The Cost of Buying Your Next Home
The impact that selling your home has on your overall financial situation depends on the expenses you'll incur in your new home and neighborhood. Before you decide to sell, consider:
- Housing-related expenses: Moving to a more expensive home or neighborhood usually means higher housing-related expenses, such as a higher initial down payment, bigger monthly mortgage payments, higher property taxes and utility bills, and a more expensive homeowner's insurance policy.
- Non-housing-related expenses: Your cost of living includes expenses such as groceries, transportation, and entertainment. The city in which you live tends to impact your cost of living more than any other factor, so don't assume that your cost of living will go down just because you're moving into a cheaper home.
- Tax deductions: Moving into a less expensive home not only lowers your housing-related expenses but also tends to reduce the amount of your annual tax deductions. To get an idea how your taxes might change, consult your accountant or tax advisor.
If You Can't Afford to Sell, Should You Sell and Rent?
Homeowners who don't have enough money to finance both the sale of their current home and the purchase of a new home may decide to sell their home and rent a new home instead. Since renting doesn't involve the various costs of buying a home (securing a mortgage, for example), it's usually a more affordable short-term option. However, because renters don't build equity or receive the tax benefits that homeowners do, renting is often much more costly than owning a home.
If you already own a home that you can afford and don't really need to sell, you should probably not resort to renting. Consider moving into a rented home only if you cannot afford your current home and must establish a more affordable living situation right away.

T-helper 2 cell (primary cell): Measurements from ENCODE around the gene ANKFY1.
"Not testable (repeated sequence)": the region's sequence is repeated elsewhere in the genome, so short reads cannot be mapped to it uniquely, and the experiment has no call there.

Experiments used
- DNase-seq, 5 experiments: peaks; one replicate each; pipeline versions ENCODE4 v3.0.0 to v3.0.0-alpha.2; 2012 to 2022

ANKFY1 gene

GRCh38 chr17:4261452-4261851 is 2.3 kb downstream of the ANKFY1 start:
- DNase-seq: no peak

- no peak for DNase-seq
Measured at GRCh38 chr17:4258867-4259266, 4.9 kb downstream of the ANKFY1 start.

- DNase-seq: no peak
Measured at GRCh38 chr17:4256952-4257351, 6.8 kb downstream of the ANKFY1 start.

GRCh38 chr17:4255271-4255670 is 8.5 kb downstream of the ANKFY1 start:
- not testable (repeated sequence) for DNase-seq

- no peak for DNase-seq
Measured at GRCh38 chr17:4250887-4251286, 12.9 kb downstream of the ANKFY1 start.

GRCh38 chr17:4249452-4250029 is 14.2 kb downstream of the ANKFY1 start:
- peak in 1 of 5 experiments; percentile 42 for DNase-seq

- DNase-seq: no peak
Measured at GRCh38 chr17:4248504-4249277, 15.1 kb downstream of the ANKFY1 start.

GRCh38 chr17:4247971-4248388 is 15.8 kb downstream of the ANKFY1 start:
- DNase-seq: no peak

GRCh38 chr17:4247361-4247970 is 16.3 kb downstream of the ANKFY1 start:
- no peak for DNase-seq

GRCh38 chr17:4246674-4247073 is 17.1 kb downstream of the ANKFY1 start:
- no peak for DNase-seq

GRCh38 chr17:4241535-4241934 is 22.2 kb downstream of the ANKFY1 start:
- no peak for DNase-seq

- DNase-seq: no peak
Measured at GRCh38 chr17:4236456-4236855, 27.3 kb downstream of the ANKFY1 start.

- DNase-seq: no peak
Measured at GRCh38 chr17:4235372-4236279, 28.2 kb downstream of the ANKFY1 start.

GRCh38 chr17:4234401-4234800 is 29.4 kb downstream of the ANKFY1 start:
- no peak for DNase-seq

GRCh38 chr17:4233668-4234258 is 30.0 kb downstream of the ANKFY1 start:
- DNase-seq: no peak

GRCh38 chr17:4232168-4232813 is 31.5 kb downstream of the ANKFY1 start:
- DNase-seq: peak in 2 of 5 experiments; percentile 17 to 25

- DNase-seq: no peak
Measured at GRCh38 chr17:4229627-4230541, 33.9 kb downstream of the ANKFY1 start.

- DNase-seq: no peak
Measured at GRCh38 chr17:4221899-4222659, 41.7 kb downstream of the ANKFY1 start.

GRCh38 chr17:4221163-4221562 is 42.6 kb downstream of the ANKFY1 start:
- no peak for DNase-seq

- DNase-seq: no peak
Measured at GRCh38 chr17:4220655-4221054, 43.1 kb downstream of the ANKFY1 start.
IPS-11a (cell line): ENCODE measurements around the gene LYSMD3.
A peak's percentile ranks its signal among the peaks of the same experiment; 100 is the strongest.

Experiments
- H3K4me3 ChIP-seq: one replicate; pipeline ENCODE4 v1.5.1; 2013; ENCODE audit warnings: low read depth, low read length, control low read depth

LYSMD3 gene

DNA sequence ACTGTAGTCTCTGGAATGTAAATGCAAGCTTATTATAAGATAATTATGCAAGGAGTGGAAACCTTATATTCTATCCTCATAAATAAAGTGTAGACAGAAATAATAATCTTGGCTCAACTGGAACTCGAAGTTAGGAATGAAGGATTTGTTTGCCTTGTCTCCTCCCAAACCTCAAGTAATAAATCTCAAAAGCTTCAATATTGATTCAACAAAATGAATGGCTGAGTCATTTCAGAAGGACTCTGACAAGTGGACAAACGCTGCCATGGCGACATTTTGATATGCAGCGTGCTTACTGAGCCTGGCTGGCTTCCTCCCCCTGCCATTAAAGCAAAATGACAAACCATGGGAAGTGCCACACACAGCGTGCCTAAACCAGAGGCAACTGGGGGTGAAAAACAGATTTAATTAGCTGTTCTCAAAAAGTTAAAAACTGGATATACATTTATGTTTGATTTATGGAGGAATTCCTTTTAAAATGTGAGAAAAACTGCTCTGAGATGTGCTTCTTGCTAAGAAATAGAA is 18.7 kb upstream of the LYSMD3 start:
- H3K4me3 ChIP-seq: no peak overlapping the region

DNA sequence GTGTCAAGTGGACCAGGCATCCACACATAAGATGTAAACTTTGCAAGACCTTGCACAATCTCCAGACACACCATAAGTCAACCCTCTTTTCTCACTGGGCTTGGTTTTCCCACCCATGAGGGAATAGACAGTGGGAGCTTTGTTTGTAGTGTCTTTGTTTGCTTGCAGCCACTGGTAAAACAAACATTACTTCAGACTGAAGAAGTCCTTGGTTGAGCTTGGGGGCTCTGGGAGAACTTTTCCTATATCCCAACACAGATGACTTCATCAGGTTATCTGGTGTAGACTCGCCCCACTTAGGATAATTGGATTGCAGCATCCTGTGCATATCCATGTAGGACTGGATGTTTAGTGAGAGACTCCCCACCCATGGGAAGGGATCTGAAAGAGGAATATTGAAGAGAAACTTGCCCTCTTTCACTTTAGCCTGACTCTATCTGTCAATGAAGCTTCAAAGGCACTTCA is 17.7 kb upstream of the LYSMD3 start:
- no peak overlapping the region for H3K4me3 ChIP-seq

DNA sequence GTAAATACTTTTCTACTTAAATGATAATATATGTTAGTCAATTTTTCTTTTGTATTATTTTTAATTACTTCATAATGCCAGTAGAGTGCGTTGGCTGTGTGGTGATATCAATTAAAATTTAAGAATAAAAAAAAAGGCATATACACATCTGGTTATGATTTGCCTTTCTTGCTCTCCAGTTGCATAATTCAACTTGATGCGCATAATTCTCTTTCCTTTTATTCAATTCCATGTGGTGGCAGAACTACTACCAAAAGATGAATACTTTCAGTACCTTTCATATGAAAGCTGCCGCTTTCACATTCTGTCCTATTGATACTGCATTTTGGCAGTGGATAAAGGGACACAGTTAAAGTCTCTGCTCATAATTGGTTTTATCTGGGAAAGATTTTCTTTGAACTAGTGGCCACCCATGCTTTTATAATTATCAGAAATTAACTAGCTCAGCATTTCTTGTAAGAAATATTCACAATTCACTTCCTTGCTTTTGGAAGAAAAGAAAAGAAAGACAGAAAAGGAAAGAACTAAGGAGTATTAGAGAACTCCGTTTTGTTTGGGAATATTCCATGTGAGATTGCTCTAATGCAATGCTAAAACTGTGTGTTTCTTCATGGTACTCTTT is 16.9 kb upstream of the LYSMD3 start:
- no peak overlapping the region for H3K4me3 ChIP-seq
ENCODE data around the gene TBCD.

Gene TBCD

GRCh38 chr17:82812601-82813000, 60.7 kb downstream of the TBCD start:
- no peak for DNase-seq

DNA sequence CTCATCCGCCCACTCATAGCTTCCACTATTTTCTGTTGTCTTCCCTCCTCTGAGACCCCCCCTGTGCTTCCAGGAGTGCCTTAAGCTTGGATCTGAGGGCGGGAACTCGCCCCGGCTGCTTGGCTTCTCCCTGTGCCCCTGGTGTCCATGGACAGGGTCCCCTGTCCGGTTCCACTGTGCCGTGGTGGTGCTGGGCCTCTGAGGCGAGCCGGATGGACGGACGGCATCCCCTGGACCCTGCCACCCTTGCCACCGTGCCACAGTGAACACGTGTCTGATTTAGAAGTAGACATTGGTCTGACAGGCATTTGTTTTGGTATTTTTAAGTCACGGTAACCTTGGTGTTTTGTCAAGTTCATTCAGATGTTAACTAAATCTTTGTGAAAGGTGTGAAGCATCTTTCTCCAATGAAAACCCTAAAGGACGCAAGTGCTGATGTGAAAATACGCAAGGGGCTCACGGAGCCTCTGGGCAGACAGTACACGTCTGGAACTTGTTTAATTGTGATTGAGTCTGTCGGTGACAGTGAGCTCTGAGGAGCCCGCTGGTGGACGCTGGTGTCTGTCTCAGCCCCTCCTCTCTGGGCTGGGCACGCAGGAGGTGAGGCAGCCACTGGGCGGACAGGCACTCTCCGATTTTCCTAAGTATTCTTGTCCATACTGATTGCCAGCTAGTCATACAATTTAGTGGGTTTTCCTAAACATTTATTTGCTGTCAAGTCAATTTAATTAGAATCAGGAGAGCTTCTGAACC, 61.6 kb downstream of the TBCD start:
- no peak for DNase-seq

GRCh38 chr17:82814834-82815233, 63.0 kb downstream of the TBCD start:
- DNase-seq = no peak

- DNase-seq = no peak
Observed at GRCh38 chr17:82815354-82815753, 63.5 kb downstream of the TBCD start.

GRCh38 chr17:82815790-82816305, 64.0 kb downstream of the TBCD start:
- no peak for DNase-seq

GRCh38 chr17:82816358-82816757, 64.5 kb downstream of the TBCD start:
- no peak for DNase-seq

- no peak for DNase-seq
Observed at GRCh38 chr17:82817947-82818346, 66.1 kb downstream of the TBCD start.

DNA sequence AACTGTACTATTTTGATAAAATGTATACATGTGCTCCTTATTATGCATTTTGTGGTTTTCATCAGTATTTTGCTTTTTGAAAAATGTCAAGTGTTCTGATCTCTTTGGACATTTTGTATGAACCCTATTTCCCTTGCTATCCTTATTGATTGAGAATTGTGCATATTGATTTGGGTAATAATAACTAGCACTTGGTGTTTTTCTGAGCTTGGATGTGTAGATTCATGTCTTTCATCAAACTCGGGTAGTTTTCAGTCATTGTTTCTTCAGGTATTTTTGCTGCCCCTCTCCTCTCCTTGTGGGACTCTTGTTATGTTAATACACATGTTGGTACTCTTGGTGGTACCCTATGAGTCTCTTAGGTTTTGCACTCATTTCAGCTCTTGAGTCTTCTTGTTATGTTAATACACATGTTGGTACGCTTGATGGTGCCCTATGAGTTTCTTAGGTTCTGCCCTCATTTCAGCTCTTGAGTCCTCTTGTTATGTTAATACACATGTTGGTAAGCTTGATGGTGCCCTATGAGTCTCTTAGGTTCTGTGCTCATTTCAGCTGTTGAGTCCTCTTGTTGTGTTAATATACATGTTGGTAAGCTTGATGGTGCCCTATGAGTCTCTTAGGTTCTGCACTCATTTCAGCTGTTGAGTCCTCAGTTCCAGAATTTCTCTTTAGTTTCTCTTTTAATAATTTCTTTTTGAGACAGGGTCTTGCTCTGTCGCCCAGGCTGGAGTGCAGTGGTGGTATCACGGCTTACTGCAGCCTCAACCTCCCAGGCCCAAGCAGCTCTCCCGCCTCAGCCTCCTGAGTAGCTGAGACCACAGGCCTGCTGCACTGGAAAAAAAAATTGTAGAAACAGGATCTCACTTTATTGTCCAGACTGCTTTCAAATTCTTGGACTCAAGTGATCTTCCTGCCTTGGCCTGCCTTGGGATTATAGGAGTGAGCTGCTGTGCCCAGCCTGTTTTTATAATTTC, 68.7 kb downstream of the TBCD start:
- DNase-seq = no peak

Should You Offer Seller Financing?
Seller financing is an arrangement in which you agree to loan a potential buyer the money he or she needs to buy your home. The buyer then agrees to pay you interest on that loan as he or she pays it back, usually in monthly installments. Seller financing appeals to buyers and sellers for these reasons:
Buyers: Seller financing allows buyers to avoid the entire process of dealing with an official lender. That often means lower closing costs for buyers, plus another perk: less stringent standards. Since sellers are eager to find a buyer, move, and begin collecting interest off of the buyer's loan, they're typically more willing to overlook a buyer's financial problems, such as an especially low credit score, than lenders are.
Sellers: A seller can end up making hundreds or thousands of dollars per year in interest by financing the buyer's loan. Also, since seller financing generally appeals to buyers, offering it can attract more of them. Since seller financing appeals to buyers who might not qualify for a loan from an official lender, it can be a risky prospect for sellers. Buyers with poor financial track records often continue to have problems paying their bills, and as a seller, you might end up becoming a frustrated creditor. Worse, if your buyer fails to pay you back, you may be forced to foreclose (take back) the home. Generally it's best to avoid seller financing, especially if you're a first-time seller.